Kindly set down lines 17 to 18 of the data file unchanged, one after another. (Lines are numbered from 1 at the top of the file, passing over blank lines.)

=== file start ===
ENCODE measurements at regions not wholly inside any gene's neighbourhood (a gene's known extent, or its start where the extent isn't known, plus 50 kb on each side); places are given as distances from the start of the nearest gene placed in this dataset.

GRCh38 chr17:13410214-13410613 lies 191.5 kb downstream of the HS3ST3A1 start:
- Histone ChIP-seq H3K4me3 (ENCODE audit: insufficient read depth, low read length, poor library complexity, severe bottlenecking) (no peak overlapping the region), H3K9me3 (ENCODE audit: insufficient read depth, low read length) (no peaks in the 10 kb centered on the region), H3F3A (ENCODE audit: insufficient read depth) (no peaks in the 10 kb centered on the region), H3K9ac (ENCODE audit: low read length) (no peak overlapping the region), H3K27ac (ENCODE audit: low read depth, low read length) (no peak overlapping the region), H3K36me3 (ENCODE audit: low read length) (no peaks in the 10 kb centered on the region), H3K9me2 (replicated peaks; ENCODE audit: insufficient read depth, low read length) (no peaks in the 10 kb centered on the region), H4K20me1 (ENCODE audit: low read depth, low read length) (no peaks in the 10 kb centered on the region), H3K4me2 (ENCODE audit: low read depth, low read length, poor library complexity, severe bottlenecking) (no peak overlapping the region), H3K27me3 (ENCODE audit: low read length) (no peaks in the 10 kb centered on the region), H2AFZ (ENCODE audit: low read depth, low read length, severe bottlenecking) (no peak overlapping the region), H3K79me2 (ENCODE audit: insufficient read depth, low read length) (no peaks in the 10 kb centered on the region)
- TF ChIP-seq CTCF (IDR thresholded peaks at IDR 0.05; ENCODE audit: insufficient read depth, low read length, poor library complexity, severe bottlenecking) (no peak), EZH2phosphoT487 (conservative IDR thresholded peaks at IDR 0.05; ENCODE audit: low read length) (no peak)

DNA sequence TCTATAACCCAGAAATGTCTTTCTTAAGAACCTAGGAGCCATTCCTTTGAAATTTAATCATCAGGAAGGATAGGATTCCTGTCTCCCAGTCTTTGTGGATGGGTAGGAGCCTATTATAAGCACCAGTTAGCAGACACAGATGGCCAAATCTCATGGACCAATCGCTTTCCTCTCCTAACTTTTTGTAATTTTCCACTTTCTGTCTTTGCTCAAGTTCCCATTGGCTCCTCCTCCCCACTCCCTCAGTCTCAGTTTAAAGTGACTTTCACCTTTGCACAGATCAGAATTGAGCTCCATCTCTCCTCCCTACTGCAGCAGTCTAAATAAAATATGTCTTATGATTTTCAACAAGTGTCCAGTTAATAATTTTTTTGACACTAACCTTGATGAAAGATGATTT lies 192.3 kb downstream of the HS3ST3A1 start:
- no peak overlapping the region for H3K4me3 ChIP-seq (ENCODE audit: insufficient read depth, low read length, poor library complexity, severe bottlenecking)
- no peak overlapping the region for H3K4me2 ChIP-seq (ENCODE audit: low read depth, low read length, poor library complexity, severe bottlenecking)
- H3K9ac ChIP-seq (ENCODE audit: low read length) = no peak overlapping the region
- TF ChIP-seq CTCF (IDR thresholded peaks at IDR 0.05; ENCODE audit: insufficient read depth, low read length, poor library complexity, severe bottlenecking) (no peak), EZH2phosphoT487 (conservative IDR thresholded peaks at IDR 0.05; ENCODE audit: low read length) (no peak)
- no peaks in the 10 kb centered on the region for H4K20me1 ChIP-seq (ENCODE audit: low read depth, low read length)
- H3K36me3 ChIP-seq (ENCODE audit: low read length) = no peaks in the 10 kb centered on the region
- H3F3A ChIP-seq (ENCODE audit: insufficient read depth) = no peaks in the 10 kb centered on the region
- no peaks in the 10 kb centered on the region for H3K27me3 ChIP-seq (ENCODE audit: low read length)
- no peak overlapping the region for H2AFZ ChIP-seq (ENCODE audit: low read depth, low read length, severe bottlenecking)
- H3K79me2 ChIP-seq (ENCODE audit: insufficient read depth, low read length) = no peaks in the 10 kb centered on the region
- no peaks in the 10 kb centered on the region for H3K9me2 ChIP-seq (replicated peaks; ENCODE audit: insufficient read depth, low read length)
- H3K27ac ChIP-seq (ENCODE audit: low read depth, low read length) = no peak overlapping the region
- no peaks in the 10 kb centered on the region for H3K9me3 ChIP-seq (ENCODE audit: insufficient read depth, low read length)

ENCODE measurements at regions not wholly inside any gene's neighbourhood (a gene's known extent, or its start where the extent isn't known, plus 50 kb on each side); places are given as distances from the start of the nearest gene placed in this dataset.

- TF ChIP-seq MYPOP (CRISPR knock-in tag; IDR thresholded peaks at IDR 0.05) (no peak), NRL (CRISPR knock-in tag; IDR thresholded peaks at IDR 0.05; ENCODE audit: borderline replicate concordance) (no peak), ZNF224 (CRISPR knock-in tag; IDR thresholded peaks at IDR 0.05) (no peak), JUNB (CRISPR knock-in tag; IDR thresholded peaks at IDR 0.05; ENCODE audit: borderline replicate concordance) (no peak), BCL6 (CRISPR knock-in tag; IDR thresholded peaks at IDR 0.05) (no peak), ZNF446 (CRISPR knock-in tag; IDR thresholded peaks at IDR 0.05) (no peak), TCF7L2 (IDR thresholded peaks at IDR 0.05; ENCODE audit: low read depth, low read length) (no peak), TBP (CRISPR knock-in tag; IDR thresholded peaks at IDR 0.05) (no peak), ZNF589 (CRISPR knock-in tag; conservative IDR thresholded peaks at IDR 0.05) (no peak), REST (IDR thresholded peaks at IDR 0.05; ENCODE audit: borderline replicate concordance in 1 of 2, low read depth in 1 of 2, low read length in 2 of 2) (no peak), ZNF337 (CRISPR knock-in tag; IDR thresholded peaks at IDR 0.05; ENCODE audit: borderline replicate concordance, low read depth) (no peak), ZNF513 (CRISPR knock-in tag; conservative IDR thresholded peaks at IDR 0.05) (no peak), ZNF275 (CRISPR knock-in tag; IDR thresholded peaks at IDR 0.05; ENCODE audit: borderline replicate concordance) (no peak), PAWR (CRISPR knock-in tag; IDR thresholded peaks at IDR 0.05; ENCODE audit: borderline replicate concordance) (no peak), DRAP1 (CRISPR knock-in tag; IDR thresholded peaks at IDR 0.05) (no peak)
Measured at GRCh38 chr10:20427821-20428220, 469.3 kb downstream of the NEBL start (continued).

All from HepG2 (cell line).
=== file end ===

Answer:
- H3K27ac ChIP-seq (ENCODE audit: low read depth, low read length) = no peak overlapping the region
- no peaks in the 10 kb centered on the region for H3K9me3 ChIP-seq (ENCODE audit: insufficient read depth, low read length)